2.) Stevia and salt are best friends.

Some things simply taste better when they’re together. This is so true with stevia and salt. You’ll find that nearly every recipe in The Sweeter Side of Candida calls for ‘a pinch of celtic sea salt’ and ‘stevia to taste’.

Stevia and salt have made friendship bracelets, buried a time capsule, and promised to be best friends until the day they die. Do. Not. Separate. 😉

 

Lemon Blondies

 

Mock Cinnabons

3. Sometimes xylitol needs to be powdered first.

Xylitol doesn’t dissolve as easily as refined white sugar does, so in some recipes it’s best to grind it first in a coffee grinder or high-powered blender so it’s more like powdered sugar. In some of our recipes we measured already powdered xylitol, and in others we measure the granules and then powdered them.

4. Stevia and xylitol compliment each other.

We’ve found that when a recipe seems like something is missing, it comes together beautifully when both sweeteners are used. Some recipes can stand alone with just one or the other, but others needed them both for that finishing touch.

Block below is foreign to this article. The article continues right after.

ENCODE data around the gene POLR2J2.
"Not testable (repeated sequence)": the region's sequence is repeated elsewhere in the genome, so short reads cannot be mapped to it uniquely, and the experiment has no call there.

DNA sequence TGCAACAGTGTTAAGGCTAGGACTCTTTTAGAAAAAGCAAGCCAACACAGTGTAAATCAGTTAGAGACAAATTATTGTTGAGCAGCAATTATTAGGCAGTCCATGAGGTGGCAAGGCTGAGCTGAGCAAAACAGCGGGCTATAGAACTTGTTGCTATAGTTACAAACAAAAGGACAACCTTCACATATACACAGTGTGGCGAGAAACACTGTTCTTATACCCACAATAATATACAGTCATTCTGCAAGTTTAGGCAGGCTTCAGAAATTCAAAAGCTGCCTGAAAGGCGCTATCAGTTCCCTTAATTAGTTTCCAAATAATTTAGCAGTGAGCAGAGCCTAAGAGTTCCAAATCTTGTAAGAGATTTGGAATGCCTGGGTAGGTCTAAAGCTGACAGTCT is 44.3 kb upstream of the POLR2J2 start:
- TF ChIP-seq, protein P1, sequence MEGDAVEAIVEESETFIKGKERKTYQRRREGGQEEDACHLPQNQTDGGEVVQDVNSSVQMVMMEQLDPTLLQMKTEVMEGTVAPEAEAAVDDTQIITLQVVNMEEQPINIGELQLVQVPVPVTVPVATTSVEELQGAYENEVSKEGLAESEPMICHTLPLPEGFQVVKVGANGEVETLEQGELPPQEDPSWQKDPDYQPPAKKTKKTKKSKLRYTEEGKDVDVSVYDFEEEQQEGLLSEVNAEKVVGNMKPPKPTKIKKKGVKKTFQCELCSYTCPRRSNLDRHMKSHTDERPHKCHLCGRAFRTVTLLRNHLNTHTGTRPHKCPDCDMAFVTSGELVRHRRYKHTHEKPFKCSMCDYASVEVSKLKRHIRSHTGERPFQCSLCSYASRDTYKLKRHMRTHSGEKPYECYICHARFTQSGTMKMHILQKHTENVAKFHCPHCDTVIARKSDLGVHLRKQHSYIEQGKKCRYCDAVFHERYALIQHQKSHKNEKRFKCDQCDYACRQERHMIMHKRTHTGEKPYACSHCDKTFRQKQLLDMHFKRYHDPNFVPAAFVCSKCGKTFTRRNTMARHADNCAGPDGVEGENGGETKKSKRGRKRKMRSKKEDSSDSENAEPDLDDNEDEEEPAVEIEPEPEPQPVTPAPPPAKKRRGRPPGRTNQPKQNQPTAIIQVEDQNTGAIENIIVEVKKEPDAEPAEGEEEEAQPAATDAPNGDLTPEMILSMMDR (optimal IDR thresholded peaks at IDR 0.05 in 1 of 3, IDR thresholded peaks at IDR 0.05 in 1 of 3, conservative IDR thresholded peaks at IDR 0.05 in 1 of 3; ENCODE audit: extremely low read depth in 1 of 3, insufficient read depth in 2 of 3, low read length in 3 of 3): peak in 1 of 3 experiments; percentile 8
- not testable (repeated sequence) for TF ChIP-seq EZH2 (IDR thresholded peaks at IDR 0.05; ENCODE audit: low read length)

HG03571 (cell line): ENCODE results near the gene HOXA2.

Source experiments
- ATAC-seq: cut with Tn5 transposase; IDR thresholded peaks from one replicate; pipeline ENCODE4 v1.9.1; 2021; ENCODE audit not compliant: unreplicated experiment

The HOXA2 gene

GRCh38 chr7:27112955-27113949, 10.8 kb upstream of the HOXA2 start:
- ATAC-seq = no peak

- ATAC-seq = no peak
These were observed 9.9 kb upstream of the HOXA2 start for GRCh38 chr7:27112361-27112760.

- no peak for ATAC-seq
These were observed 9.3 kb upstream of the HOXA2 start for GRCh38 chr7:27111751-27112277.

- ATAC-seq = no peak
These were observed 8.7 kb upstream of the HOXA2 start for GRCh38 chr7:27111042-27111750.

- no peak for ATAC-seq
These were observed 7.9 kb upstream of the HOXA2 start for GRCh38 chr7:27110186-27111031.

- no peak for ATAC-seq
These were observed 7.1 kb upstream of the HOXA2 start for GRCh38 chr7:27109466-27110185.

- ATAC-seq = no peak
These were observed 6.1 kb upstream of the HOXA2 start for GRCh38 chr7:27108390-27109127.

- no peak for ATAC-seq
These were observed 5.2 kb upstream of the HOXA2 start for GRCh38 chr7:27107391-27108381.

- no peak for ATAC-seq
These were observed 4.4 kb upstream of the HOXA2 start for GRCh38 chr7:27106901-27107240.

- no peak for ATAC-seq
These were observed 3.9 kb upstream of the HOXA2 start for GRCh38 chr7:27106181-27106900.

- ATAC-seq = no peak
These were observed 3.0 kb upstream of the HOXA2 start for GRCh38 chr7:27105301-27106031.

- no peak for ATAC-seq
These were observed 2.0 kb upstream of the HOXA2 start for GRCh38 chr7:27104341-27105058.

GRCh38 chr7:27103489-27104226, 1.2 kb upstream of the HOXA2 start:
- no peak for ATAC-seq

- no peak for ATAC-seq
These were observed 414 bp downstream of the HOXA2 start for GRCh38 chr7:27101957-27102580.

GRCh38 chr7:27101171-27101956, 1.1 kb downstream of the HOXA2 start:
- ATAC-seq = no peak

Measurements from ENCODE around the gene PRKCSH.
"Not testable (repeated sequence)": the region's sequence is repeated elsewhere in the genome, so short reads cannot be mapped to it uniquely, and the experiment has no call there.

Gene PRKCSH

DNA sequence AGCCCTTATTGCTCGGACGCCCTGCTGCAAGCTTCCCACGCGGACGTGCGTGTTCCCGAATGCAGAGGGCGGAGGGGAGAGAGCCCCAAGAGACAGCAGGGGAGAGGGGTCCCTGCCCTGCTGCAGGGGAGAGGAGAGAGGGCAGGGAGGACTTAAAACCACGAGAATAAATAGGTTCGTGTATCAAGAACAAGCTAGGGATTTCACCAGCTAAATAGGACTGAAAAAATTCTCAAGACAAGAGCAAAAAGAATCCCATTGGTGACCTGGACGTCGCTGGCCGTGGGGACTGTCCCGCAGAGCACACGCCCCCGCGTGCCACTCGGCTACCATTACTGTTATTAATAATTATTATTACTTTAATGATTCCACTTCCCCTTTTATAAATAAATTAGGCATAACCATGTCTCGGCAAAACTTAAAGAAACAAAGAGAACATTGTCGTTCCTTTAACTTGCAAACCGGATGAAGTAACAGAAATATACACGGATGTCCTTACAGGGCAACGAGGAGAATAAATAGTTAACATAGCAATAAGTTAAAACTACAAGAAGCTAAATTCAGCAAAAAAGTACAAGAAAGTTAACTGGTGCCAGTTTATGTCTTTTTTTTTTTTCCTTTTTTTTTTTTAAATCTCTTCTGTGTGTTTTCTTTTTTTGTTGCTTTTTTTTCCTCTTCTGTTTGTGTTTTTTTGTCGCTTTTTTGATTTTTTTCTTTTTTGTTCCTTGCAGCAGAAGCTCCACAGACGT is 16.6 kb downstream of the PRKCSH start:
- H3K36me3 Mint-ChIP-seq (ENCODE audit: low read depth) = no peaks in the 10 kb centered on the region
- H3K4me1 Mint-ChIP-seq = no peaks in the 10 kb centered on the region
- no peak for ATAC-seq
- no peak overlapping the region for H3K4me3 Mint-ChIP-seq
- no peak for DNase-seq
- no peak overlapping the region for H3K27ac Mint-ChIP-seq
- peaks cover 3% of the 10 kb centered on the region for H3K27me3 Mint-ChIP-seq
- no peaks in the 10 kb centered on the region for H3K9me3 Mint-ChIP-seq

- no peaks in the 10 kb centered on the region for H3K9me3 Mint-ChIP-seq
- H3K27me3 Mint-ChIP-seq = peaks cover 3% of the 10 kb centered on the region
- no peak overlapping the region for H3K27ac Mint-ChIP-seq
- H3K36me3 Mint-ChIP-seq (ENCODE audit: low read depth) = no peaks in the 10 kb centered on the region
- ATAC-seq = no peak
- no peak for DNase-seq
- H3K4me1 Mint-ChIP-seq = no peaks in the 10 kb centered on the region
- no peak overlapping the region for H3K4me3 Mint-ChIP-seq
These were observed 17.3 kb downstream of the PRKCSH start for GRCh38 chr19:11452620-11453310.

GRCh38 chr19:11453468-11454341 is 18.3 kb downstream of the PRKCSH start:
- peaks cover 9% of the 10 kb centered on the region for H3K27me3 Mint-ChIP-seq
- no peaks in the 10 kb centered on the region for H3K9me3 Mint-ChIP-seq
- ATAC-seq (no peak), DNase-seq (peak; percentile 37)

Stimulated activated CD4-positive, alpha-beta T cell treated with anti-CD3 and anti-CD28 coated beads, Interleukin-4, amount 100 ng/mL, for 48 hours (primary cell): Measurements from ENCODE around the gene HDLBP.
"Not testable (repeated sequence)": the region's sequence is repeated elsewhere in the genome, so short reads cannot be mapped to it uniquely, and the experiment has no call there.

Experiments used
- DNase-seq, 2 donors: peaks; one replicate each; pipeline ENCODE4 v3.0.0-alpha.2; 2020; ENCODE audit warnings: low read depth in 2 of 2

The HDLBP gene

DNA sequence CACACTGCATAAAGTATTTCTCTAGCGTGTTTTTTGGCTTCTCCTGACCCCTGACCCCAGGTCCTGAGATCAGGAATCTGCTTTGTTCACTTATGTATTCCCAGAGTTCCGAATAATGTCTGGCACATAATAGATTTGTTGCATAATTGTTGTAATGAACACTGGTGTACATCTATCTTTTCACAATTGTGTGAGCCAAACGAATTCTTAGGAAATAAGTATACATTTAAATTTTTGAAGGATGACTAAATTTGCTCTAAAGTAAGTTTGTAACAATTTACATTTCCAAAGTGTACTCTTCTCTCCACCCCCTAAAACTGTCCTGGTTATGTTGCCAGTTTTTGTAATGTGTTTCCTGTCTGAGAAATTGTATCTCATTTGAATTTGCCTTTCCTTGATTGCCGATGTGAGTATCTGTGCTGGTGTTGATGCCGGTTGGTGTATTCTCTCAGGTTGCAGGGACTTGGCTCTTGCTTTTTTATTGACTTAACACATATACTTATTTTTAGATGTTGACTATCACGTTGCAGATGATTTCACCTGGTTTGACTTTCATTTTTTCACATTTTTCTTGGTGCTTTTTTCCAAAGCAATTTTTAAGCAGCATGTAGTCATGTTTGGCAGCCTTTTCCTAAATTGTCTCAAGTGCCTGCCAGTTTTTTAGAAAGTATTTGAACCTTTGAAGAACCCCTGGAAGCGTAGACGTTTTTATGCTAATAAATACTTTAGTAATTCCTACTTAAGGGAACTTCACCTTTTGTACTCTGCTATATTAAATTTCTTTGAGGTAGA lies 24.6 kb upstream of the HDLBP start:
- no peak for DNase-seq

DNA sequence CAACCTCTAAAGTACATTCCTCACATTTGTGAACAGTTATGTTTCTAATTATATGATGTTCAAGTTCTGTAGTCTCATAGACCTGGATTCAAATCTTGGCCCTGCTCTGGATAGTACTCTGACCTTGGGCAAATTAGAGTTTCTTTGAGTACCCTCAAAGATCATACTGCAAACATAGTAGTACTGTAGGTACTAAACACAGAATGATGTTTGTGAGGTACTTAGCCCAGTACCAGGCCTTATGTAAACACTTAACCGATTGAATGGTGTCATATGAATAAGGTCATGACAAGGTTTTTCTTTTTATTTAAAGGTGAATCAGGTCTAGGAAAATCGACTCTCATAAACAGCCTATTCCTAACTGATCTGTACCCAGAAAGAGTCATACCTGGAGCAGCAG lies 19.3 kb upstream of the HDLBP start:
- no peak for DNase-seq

There’s no right or wrong way to use these two sweeteners, but we found that Paula likes to add stevia first and then top it off with xylitol whereas I like to start off with xylitol. Each method works well.

If you want to play around with your own recipes, here is a good Sugar Conversion Chart.

5. Use a bit more sweetener in recipes you’re baking or freezing.

When you’re using stevia or xylitol in a recipe that you’ll be baking or freezing, get it to the point of perfection, and then add just a tad more. When it’s almost too sweet – it’s perfect. Baking and freezing seem to subdue the sweeteners.

6. Get a spoon, dip your finger, or swipe the beaters.

You have our complete and total permission (like you need it!) to taste your batters, dough, and frostings to tweak the sweetness factor to your liking. Just be sure there’s enough to bake with!  We both taste all of our batters (a lot!) to make sure that they’re just right, so don’t be shy, taste away!